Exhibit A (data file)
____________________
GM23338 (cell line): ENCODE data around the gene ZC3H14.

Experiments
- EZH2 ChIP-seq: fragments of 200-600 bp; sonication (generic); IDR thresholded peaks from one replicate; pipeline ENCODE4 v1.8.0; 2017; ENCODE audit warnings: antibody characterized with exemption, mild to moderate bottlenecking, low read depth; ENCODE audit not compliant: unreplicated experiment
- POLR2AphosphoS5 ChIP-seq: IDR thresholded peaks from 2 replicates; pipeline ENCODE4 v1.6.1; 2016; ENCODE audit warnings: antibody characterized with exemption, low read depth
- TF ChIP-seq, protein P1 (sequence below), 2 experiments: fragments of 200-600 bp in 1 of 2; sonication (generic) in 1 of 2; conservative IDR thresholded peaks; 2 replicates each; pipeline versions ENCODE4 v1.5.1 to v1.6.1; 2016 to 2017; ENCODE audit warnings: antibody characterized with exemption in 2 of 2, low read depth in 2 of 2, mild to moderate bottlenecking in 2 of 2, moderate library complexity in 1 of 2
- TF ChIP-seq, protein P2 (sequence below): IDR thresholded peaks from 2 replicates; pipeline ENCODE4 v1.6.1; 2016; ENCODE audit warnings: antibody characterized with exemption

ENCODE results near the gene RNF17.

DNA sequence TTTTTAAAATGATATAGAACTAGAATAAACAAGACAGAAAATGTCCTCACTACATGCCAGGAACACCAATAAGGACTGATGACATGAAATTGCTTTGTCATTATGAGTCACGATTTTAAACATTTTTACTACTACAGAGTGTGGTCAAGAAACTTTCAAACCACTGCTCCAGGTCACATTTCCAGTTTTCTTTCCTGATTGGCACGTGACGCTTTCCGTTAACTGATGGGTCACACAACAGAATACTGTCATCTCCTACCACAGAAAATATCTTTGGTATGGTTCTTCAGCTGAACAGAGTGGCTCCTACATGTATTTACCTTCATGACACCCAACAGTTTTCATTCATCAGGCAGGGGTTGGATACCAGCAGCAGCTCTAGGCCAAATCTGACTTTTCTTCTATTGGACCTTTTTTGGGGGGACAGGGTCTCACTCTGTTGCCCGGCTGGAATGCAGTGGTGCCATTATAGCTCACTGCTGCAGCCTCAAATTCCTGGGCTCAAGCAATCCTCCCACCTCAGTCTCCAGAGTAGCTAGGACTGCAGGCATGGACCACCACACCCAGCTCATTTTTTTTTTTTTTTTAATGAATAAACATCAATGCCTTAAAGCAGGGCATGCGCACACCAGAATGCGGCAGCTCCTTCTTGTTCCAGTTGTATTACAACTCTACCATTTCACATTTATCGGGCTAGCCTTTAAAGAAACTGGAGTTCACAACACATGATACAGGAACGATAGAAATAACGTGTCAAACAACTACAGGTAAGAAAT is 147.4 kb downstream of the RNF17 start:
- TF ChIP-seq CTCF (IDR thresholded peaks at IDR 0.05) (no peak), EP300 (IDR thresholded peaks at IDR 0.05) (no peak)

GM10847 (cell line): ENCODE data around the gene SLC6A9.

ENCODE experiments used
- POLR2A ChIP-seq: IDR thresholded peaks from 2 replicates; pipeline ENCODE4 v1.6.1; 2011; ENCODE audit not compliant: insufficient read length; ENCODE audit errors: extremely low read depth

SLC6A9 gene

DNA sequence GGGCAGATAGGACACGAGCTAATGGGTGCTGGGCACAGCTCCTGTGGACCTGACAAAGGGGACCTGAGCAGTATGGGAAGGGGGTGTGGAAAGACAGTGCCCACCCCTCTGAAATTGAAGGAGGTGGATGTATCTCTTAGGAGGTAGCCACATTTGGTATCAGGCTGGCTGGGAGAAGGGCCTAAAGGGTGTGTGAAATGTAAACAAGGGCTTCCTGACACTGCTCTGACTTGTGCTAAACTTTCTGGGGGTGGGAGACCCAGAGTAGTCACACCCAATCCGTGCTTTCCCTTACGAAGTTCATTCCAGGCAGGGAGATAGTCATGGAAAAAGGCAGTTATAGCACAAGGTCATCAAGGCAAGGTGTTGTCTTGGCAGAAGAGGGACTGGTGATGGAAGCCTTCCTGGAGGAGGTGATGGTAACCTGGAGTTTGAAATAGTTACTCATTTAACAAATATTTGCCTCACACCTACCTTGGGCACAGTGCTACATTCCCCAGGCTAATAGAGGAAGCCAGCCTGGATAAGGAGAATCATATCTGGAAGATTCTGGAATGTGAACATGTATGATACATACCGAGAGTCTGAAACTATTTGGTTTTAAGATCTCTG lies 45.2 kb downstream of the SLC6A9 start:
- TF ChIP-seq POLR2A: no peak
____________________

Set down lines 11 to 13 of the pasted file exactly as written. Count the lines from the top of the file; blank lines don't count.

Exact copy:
ENCODE experiments used
- POLR2A ChIP-seq: IDR thresholded peaks from 2 replicates; pipeline ENCODE4 v1.6.1; 2011; ENCODE audit not compliant: insufficient read length; ENCODE audit errors: extremely low read depth

SLC6A9 gene